Acupuncture successfully improves sleep quality and reduces both stress and depression in the elderly. Published in Neuroscience Letters, researchers made this determination based on a randomized, placebo-controlled study. The researchers note that “the rigorous methodology employed in this study ensured the reliability of the results concerning the improved sleep quality and relaxation effects involved with acupuncture during aging.”
Acupuncture significantly improved the Pittsburg sleep quality index (PSQI) scores, indicating substantial sleep quality improvements. In addition, beck depression inventory (BDI) and the perceived stress scale (PSS) measures demonstrated significant clinical improvements. True acupuncture demonstrated significant positive patient outcomes for improvements in sleep quality and reduction of both depression and stress. The researchers note, “No significant changes were observed in the placebo group.” The researchers add that the strict controls employed during the study “demonstrate the real effects of acupuncture.”
Acupuncture was applied to elderly patients in a hospital outpatient setting. Licensed acupuncturists applied the acupuncture needles while patients rested in a supine position on a stretcher. Acupuncture was applied at a rate of twice per week for a total of 25 minutes of needle retention time per treatment session. Each patient received a grand total of 10 acupuncture treatments. Sterile disposable acupuncture needles were applied to acupuncture points:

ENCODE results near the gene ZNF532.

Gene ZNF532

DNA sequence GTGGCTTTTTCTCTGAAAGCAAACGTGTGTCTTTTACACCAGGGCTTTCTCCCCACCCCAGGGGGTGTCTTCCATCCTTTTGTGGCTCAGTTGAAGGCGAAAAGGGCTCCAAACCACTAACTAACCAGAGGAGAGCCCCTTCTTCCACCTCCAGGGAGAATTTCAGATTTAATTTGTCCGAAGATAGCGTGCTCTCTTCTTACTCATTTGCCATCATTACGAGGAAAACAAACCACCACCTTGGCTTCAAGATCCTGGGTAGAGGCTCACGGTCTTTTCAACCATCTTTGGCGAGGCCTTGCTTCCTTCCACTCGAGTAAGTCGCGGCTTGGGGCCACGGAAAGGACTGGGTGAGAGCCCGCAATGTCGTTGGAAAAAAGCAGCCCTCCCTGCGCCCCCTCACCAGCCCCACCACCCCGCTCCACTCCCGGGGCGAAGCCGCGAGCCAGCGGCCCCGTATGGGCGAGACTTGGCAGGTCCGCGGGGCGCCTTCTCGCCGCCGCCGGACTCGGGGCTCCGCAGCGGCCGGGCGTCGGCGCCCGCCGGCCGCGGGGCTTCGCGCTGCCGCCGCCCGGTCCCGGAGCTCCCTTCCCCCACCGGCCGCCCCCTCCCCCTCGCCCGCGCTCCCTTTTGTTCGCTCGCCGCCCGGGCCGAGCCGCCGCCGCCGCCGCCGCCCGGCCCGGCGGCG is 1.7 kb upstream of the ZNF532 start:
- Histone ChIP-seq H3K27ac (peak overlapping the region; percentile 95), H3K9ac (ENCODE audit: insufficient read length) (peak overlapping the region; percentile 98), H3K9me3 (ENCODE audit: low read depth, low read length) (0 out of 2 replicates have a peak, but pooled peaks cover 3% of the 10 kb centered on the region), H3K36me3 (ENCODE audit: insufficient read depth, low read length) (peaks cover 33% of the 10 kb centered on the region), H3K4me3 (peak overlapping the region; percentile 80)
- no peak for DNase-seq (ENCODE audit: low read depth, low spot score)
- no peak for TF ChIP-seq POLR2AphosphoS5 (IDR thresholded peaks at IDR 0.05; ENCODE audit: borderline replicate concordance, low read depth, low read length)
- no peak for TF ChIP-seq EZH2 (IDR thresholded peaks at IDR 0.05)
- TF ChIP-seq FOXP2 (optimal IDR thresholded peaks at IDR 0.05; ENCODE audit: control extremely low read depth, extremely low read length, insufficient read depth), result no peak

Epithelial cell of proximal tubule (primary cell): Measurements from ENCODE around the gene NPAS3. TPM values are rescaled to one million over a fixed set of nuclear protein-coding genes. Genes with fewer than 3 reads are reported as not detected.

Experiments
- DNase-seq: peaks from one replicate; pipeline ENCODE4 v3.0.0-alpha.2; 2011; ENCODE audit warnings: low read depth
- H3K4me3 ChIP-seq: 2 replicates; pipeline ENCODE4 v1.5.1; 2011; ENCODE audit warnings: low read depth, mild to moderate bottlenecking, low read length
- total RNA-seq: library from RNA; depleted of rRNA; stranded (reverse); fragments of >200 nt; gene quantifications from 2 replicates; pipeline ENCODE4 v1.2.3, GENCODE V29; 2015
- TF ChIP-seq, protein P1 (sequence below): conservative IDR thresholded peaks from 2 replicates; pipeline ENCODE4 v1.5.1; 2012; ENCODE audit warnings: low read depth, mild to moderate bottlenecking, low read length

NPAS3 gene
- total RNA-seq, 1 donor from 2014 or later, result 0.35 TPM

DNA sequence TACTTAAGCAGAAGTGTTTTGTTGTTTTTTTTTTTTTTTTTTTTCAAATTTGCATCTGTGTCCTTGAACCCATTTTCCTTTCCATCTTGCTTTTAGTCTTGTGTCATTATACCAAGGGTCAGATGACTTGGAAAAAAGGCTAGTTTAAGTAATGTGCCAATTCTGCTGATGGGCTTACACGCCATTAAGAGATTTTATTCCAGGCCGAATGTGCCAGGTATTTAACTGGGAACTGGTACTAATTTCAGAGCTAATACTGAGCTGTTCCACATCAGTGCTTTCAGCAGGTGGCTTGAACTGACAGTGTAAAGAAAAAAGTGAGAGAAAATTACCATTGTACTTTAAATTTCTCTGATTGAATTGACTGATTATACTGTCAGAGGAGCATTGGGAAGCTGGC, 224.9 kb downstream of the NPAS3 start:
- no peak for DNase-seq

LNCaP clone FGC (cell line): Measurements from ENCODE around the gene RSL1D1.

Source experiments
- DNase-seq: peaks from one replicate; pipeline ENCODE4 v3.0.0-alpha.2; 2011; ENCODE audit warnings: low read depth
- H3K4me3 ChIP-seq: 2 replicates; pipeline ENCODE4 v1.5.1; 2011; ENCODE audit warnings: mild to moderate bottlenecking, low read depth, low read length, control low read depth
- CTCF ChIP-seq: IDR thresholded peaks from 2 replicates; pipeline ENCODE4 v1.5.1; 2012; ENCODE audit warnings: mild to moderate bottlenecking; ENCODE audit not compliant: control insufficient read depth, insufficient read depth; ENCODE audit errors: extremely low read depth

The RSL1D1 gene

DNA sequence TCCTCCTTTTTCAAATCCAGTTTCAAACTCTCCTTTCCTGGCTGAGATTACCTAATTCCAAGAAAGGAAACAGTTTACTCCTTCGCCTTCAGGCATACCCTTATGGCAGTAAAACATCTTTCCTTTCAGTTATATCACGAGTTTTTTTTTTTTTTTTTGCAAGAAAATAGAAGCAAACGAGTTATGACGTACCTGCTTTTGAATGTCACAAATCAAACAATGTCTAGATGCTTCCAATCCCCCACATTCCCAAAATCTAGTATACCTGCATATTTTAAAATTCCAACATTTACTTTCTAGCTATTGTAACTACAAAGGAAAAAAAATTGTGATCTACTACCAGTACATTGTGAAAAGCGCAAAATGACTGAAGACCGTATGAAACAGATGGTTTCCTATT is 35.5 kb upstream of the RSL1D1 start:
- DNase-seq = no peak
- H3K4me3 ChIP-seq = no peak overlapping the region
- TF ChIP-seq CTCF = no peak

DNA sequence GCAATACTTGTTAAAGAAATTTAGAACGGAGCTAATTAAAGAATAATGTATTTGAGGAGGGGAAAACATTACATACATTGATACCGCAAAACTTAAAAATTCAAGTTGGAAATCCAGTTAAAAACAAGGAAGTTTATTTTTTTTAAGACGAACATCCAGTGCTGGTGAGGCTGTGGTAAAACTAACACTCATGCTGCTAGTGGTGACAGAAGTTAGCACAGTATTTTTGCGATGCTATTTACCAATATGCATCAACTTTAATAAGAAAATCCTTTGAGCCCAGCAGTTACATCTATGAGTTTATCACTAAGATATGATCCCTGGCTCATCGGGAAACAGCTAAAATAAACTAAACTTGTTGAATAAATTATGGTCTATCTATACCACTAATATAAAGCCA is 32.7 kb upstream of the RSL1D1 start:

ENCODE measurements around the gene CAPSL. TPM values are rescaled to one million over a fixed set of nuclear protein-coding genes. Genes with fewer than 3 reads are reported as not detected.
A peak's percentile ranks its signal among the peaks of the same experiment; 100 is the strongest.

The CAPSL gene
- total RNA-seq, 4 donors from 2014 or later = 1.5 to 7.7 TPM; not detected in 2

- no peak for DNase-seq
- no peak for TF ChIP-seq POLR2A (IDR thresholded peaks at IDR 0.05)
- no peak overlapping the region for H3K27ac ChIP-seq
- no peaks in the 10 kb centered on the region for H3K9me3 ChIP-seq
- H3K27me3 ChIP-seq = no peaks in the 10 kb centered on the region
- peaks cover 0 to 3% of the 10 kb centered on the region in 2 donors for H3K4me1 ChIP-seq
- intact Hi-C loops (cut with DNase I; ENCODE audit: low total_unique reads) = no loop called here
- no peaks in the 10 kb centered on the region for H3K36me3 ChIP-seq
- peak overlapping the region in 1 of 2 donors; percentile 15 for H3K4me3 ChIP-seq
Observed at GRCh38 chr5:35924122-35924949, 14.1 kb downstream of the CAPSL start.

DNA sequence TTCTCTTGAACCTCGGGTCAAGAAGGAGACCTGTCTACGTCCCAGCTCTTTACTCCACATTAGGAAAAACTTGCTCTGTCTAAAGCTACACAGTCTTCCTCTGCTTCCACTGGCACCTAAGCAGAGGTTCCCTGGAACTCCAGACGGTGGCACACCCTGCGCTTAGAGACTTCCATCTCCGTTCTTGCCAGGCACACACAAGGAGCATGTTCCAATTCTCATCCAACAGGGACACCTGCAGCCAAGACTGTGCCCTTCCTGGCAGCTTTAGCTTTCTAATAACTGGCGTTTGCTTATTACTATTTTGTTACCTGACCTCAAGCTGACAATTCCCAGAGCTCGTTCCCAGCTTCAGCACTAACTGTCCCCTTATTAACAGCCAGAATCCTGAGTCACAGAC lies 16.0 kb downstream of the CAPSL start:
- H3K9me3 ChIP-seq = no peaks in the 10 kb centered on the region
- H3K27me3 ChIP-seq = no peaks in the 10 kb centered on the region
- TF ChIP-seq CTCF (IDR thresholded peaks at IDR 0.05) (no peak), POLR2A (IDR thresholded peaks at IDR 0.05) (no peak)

- SP6 (Sanyinjiao)
- LI4 (Hegu)
- ST36 (Zusanli)
- LV3 (Taichong)
- PC6 (Neiguan)
- Ex-NH3 (Yintang)
Manual needle stimulation was applied to the needles frequently during each acupuncture treatment session. For the placebo-controlled sham acupuncture group, acupuncture needles were applied to areas of the body not associated with classic acupuncture points as defined by Traditional Chinese Medicine (TCM). In addition, the placebo-controlled group’s needles were applied to a superficial depth without needle stimulation.
The acupuncture point prescription choice was similar to a prescription in a related study. The researchers note that Sun et al. used acupuncture points including ST36, SP6, PC6, and LV3 in an investigation of acupuncture’s effects on major depressive disorder (MDD). The researchers note that Sun et al. “found similar antidepressant effects of electroacupuncture (EA) as compared to fluoxetine-treated patients.” Fluoxetine is a selective serotonin reuptake inhibitor (SSRI) antidepressant medication. It is also known by its trade names including Prozac and Sarafem.
The researchers add that electroacupuncture “had a faster onset of action, better response rate, and better improvement rate than fluoxetine, indicating that acupuncture can be a good intervention method for ameliorating psychological distress and depressive symptoms, thereby promoting relaxation and well-being.” Although there were similarities to Sun et al., the sleep researchers employed manual acupuncture stimulation whereas Sun et al. employed electroacupuncture. This contrast demonstrates that both electroacupuncture and manual acupuncture have therapeutic value in the treatment of depression.
The researchers note that additional studies are required to investigate the effects of acupuncture on the process of immunosenescence, the process of immune system of deterioration due to aging.
They cite research demonstrating that “adequate sleep helps fight infection and improves immunity after vaccinations” and “increased sleep duration was associated with increased number of circulating immune cells.” The current study demonstrates that acupuncture benefits sleep in the elderly. This suggests potential benefits to overall immune system function. As a result, the researchers call for studies to investigate the impact of acupuncture on immunity in the elderly.
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